Act now to ask the City Council to invest in Vision Zero and the Solidarity Budget in the 2022 Seattle City Budget:

  • Phone in to give public comment Thursday morning, Oct 28, when Seattle City Council discusses the transportation budget! Public comment starts at 9:30 am, sign-up opens at 7:30 am. You’ll get a second opportunity during the public hearing on Nov 10 at 5:30 pm. How-to guide here.
  • Click here to send an email of support to the entire City Council

 

Get involved in Seattle Neighborhood Greenways by volunteering with us or donating to support our work.

Thank you for your continued advocacy!

 

Clara Cantor
she/her

Community Organizer
Seattle Neighborhood Greenways
Website – Twitter – Facebook

#Fix65th Rally for Safer Streets

NE 65th is vital for businesses, schools, and people who live, work, and play in NE Seattle.

Sign a petition to support this campaign.

But in just the past three years in this short stretch NE 65th, 12 people walking or biking have been killed or sent to the hospital along just 0.3 miles of NE 65th St. In that same period of time, 12 car-only collisions injured 19 people.

It doesn’t have to be this way.

Join us next Thursday June 16 8-9am at a kick-off rally asking the Mayor to #Fix65th. :

We can’t wait for more injuries or fatalities.

NE 65th safety issues
Facebook Group: https://www.facebook.com/groups/1333479236666617/

Should you be lit up like an airport runway to cross the street?

by Glen Buhlman, Kirkland Greenways
October 17, 2014

Should you need to be lit up like an airport runway in order to cross a street without getting hit by a car?

Be_Safe_Be_Seen_Day_Release_5.jpg.662x0_q100_crop-scalePublic Domain Road Safety Authority Ireland

This expectation is becoming common in our region. Rather than focus on the lack of safety on our streets and committing the required funding and staff resources to engineer safer streets, we too often look for cheap ways to make ourselves feel like we have solved the problem, all the while continuing to spend the bulk of our transportation budget (your tax money) “improving” our roads for cars to go faster. It is a vicious cycle that makes many people feel it is too unsafe to walk or ride bicycles or get to transit and instead drive, further exacerbating the traffic problems.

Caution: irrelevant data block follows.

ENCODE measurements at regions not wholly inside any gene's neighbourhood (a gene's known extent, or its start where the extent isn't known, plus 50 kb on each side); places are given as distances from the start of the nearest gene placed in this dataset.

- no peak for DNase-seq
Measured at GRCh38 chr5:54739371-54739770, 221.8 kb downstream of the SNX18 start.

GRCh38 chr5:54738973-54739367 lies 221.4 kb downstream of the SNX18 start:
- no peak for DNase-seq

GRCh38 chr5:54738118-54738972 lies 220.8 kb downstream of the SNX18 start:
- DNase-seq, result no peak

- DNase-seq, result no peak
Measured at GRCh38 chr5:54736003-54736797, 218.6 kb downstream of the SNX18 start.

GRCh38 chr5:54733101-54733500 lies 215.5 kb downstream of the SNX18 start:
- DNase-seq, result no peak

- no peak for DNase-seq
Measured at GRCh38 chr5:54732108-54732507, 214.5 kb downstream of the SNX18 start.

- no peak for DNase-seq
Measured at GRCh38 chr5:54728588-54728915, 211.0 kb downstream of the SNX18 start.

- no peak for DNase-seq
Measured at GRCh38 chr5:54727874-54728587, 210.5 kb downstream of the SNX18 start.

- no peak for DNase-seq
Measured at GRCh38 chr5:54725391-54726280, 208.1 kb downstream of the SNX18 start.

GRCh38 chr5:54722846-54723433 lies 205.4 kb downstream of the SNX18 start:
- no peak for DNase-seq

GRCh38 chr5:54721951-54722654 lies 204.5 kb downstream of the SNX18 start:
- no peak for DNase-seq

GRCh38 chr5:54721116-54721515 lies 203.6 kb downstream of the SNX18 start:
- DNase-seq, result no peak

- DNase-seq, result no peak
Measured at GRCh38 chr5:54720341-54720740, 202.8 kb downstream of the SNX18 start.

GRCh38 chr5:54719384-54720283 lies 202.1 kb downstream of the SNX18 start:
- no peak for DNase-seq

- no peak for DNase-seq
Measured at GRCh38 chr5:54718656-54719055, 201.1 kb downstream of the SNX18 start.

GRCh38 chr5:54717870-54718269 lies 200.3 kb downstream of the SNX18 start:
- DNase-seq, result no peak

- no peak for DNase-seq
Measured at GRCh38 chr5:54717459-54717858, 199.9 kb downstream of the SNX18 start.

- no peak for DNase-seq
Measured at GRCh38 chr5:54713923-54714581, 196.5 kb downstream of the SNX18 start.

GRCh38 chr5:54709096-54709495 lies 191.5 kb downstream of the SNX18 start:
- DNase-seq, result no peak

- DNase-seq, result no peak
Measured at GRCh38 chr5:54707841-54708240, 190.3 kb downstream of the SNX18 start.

The Northshore Utility District is handing out the exact same safety vests as those pictured with Santa to local school children. The City of Kirkland puts flags at crosswalks for people to wave at cars when they cross the street to try to shame the people driving the cars into stopping.

To be clear, Kirkland Greenways is not opposed to stopgap and immediate solutions to try to save lives while we do the hard work to make our streets safe for people who walk and bike. But the Kirkland flag program has existed for almost 20 years!

How long does Northshore Utility District expect everyone who walks anywhere to wear a reflective vest? How long before we have flags and vests, maybe also with motion activated flashing LEDs and sirens on them, hanging at all crosswalks in our region? How about we engineer our streets to make them safe for people rather than engineering people to make them safe on our streets?

At Community Future Day in Kirkland on Apr 26, 2014, residents were given play money in the amount of the city’s budget and asked how they would spend it.  Residents chose to spend 25% / 26% / 27% on pedestrian/bicycling/transit respectively and only 21% on automobile projects.

We all own these streets. It is up to all of us to decide how we want to invest in and use our streets. There has been a big change, at least in Kirkland, Washington and Kenmore, Washington, and the change has been pretty clearly in favor of making our streets safe for people to walk and bicycle.

Let’s invest in more than vests and orange flags, shall we?